Suffering from insomnia and an inability to create, artist Leo (Chris Herbie Holland) comes up with an unsettling plan. Leo asks his best friend Ralph (Nick Dillenberg) to buy him. For forty days, Ralph will own him as a modern-day slave. This request is especially fraught because Leo’s black and Ralph’s white. To make sense of the project, Ralph’s girlfriend Misha (Aimé Donna Kelly) wonders if this is an attempt by Leo to move his stalled career away from painting and toward performance art. Leo’s girlfriend Dawn (Therese Barbato) is justifiably disturbed by Leo’s idea. She was at home the day before when Leo returned to their apartment with bruises on his face. On an afternoon walk, the police randomly stopped and handcuffed him before hitting his face against the sidewalk.
After suffering from this trauma, Leo doesn’t seek counseling or justice. He comes to this unexpected conclusion instead. When he expresses the thought out loud to his friends, the theater tenses up with an uneasy energy. Suzan-Lori Parks structures White Noise (through Nov. 10 at Berkeley Rep) around the intensity of that moment. She writes an opening monologue for Leo to focus our attention on him but doesn’t prepare us for the shock of what’s to come. Dawn describes him as a “wounded bird,” as if that might account for the extreme position Leo takes. She also doesn’t accept his marriage proposal. He’s suffering from a variety of ills, that’s plain to see. But it’s hard to determine which path he’s on, to heal or to harm himself.
Parks provides a monologue for each of the four characters but only Leo’s brings his vulnerability to life. They all met in college a dozen years before. In their first iteration as a group, the playwright configures the couples by race — Ralph and Dawn versus Leo and Misha. In their present-day romantic entanglements, both white characters slip out a racist remark to their black partners. Ralph, an assistant professor, is passed over for tenure in favor of a Southeast Asian scholar. Venting in frustration, he tells Misha that the other man got the job because of his skin color. She sighs and lets the comment go, at least for a time.
After he was accosted, Dawn asks Leo why he was in that neighborhood in the first place. It doesn’t seem like an unreasonable question to ask a partner what they were up to, especially after something terrible has happened. Both actors pause after Dawn asks it. There’s an unspoken implication that Leo shouldn’t have been in such a posh part of town. Dawn apologizes for, what we’re meant to perceive as a thoughtless remark, but the exchange feels like a trap that’s set up for Dawn. The playwright isn’t just asking if Leo can be in a relationship with a white woman. Or Ralph with a black woman. Parks is asking, more specifically, if blacks can trust whites at all.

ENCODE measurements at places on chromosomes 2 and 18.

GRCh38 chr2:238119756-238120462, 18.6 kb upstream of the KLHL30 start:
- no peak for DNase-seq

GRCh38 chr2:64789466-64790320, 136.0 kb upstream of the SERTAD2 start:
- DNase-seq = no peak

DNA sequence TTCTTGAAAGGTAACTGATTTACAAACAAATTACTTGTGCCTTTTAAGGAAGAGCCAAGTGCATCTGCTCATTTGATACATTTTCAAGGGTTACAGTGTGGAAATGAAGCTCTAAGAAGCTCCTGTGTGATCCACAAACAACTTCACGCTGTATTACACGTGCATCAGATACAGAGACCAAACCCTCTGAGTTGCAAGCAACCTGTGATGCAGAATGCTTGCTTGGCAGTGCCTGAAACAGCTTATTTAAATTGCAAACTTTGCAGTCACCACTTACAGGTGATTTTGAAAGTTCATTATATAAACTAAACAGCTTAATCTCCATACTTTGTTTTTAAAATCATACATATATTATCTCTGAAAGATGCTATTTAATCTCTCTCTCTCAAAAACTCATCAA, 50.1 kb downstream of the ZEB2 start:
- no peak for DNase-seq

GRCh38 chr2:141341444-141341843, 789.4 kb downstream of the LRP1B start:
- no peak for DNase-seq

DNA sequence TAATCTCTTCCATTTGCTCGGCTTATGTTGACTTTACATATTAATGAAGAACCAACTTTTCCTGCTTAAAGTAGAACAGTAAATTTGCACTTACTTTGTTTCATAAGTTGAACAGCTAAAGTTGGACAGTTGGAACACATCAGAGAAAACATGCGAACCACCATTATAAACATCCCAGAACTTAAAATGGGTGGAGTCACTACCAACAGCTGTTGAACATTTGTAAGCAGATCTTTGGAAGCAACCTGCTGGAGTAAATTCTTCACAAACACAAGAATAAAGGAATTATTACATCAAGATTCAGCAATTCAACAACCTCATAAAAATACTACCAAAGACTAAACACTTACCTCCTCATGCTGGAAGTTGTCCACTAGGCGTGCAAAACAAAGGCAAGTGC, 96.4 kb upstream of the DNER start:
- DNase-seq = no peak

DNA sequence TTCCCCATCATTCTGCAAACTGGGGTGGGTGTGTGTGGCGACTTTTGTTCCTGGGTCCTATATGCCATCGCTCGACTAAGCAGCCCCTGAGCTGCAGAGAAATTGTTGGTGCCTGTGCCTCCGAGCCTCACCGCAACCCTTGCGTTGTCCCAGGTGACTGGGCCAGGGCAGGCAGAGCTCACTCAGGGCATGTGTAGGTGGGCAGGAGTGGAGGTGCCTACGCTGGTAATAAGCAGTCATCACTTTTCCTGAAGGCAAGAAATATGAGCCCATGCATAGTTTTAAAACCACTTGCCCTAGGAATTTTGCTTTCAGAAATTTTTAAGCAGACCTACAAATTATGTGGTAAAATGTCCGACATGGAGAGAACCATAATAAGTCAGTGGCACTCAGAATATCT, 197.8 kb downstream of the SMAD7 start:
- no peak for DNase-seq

As vital and valid as that concern is, White Noise complicates the personal lives of these characters by adding another subplot. There’s an ongoing affair within this foursome, which changes the audience’s understanding of the fluctuating power dynamics between all of the various lovers. While the game of musical bedrooms explains some of the emotional sadism and withholding, these intrigues felt extraneous to the essential matter of what it means to be a master or a slave. How did Leo come to the conclusion that enslavement would lead to his liberation? And how would his best friend treat him once he was owned? Parks ends the first act with both parties agreeing to this mad experiment and then doesn’t hold a tight focus on the shifting interplay that should develop between Leo and Ralph.
Part of the problem is that Ralph’s psychology is inconsistent. Two out of three of his longtime best friends are black but he’s willing to enslave Leo without much of a pause or an internal debate. Wouldn’t the lived-in reality of his friendships inhibit him from signing the contract Leo’s dreamed up? Dillenberg doesn’t initially hint that Ralph is perverse, heartless or mean-spirited enough to agree to the plan. He’s disappointed with his professional life and tells us about his abusive father but would those factors negate his affection for Leo? And, by extension, would he really be willing to risk alienating Misha? Parks has written him as a generic, white everyman. He’s bad in the same way that the boyfriend in Midsommar is — lunkheaded, insensitive and oblivious to his bro’d out male privilege. In White Noise, owning a slave is the implicit shared fantasy of every white man who feels like they’re part of a dying breed of American manhood.
In their own peculiar ways, Dawn and Misha are also morally compromised. Dawn’s a do-gooder, a social justice lawyer and a guilt-free, serial adulterer. Whereas Misha, in her own words, admits that she’s “performing blackness” in her online advice show. Leo’s also chosen to be part of a mixed race peer group who have mastered the art of betrayal. The riffs in White Noise may not cohere but Parks method is expansive and impressionistic. She’s defined a new “me” generation. Despite all of their self-knowledge, they’re woefully unable and unwilling to connect or care for each other when it counts the most.
No one on stage is as pure-hearted as Leo. He’s seeking out actual intimacy. His woundedness is only part of what’s disabling him and his artistry. Leo’s aware of the indignities and dangers that come with living in a society that’s ruled by a white majority. Parks’ appalling — but realistically portrayed — depiction of contemporary slavery resonates because he’s lost the will to fight against the neverending static of all that harmful white noise.
White Noise, through Nov. 10 at Berkeley Rep, 2015 Addison St., Berkeley. $30-$97; 510-647-2949 or berkeleyrep.org